The APS is professional, objective, innovative and efficient, and works collaboratively to achieve the best results for the Australian community and the Government.


The APS is open and accountable to the Australian community under the law and within the framework of Ministerial responsibility.


The APS respects all people, including their rights and their heritage.


The APS demonstrates leadership, is trustworthy, and acts with integrity, in all that it does.

How do we deliver on what governments and Australia expects? ...through our approach: how we work, our guiding principles...we [the APS] should be united by our ethics...
Dr Ian Watt, Secretary, Department of the Prime Minister and Cabinet

Evolving the culture of our organisation is core to delivering Defence capability. Strengthening a values based culture by integrating the APS Values into the way we work is fundamental in building on Defence's Pathway to Change strategy. It starts with individuals accepting responsibility for
their own behaviour, assisting others to live the culture and putting the onus on leaders to be exemplars of positive and visible change at all times. The new APS Values clearly reflect this intent.
Mr Dennis Richardson, Secretary, Department of Defence

The APS Values help to shape our culture, behaviours and our approach to the work we do. At Finance they are a cornerstone of our strategic plan and are reflected in our Finance behaviours and aspirations.

We draw on the principles embodied in the APS Values to guide how we conduct ourselves and how we manage and deliver our services and advice. This means having the confidence to seek innovative ways to produce better results and to drive positive change. Our commitment to the APS Values ensures we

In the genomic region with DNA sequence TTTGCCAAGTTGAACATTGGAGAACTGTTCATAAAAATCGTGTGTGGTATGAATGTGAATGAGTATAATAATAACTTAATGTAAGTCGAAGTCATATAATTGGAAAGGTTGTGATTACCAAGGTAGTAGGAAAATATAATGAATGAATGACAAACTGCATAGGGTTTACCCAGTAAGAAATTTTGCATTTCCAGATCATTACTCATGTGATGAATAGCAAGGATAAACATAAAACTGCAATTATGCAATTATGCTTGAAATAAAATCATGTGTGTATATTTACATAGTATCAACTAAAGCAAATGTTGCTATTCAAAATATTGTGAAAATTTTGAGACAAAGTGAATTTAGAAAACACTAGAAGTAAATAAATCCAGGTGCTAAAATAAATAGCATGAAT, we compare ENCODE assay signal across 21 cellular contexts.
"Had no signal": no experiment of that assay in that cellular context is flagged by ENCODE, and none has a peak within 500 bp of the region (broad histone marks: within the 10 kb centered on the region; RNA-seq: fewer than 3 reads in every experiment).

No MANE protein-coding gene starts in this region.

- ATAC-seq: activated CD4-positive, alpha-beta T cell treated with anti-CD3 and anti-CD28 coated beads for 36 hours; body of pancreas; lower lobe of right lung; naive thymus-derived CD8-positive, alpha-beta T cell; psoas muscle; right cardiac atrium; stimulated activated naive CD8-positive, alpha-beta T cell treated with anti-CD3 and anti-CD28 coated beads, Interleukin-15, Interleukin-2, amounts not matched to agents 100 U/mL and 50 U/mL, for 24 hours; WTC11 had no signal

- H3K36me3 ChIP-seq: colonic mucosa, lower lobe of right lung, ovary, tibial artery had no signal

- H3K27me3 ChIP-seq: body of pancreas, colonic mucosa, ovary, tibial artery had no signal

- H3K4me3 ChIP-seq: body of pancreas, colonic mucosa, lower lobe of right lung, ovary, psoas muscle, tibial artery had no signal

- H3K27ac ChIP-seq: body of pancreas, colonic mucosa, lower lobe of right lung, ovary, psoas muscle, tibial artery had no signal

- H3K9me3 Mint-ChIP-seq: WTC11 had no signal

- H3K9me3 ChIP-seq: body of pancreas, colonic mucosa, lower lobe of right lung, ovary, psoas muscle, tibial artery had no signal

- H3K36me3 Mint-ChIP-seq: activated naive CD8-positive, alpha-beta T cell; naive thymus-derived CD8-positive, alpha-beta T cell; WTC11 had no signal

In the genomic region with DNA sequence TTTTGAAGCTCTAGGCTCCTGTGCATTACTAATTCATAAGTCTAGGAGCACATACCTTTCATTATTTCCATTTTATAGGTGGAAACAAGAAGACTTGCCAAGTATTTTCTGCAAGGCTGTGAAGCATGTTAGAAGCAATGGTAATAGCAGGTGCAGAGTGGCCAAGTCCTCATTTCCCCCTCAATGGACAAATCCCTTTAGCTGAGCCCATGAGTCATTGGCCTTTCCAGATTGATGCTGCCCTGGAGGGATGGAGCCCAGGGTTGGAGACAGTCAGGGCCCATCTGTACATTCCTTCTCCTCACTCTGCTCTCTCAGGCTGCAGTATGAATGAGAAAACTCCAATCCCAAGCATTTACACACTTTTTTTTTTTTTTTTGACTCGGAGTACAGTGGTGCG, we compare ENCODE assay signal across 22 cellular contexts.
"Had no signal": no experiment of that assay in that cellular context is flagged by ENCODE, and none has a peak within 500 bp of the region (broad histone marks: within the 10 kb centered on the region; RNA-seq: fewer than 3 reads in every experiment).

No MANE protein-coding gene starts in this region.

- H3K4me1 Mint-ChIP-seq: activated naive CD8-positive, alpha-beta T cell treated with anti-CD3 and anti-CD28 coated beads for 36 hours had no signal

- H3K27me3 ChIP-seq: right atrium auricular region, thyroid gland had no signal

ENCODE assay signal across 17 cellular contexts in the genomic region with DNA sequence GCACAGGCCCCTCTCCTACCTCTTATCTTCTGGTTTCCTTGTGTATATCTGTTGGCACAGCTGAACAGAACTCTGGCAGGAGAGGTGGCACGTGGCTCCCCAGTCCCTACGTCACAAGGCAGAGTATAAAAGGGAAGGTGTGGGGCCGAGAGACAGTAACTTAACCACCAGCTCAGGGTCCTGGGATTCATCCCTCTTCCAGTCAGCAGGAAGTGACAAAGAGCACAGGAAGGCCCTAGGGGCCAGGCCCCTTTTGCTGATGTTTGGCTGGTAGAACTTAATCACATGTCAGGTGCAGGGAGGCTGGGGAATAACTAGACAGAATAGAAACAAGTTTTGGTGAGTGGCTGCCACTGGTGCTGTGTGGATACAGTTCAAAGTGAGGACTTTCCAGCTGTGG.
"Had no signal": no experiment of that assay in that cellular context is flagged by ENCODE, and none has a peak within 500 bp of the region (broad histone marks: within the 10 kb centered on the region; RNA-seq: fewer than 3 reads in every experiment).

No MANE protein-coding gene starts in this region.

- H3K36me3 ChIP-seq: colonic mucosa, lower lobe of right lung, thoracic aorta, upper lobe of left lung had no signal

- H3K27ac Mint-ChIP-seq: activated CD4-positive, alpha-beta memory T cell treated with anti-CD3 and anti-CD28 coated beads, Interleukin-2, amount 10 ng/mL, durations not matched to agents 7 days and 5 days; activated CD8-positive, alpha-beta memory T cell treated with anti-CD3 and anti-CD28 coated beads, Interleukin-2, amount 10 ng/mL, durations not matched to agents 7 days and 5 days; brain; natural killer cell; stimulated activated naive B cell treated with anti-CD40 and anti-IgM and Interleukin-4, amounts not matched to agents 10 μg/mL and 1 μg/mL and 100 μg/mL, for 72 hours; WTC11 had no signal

do these things within a transparent and ethical framework.
Mr David Tune PSM, Secretary, Department of Finance and Deregulation

Our values are the fundamental building blocks for every Australian Public Service (APS) organisation. They form the foundation for all core organisational activities—the basis of our strategic plans, how we deliver services, how we ensure we are fiscally responsible, and how we manage and support
our people. The APS Values provide a real point of difference in us as an employer, and they set out what others can expect from us.
Dr Jill Charker, Chief Executive Officer, ComSuper

A plan for integrating the APS Values into the way we work

Building on existing practices and incorporating current research, this plan identifies the building blocks for a values-based culture which is tailored for the APS. These are the foundations that need to be in place to support a corporate culture where organisational values underpin decisions, actions
and behaviours. This in turn helps to achieve organisational objectives through integrity based high performance.

The plan describes the outcomes that we can expect for the APS as a whole when these building blocks are embedded and enhance the confidence and trust of the Australian people in the public service.

The plan also identifies the outcomes that can be expected in individual agencies when these foundation blocks are in place.

How to use this plan

Agencies can use this plan in two ways – as a checklist to gauge their progress in establishing a values-based culture, and as a plan for improving their embedding strategy.

In order to provide some assurance and accountability to an agency's approach to embedding the APS Values, the plan could also be used as an annual self assessment exercise that identifies action items.